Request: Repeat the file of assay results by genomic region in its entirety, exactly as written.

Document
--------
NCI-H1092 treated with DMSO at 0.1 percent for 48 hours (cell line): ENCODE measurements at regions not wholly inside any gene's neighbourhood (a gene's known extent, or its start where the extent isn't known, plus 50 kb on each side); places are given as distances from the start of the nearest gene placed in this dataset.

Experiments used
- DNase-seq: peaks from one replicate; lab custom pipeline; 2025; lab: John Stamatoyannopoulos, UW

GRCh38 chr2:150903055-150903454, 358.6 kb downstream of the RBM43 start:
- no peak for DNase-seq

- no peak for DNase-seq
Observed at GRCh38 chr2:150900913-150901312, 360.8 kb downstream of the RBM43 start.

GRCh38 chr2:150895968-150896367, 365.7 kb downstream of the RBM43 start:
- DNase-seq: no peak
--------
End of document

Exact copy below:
NCI-H1092 treated with DMSO at 0.1 percent for 48 hours (cell line): ENCODE measurements at regions not wholly inside any gene's neighbourhood (a gene's known extent, or its start where the extent isn't known, plus 50 kb on each side); places are given as distances from the start of the nearest gene placed in this dataset.

Experiments used
- DNase-seq: peaks from one replicate; lab custom pipeline; 2025; lab: John Stamatoyannopoulos, UW

GRCh38 chr2:150903055-150903454, 358.6 kb downstream of the RBM43 start:
- no peak for DNase-seq

- no peak for DNase-seq
Observed at GRCh38 chr2:150900913-150901312, 360.8 kb downstream of the RBM43 start.

GRCh38 chr2:150895968-150896367, 365.7 kb downstream of the RBM43 start:
- DNase-seq: no peak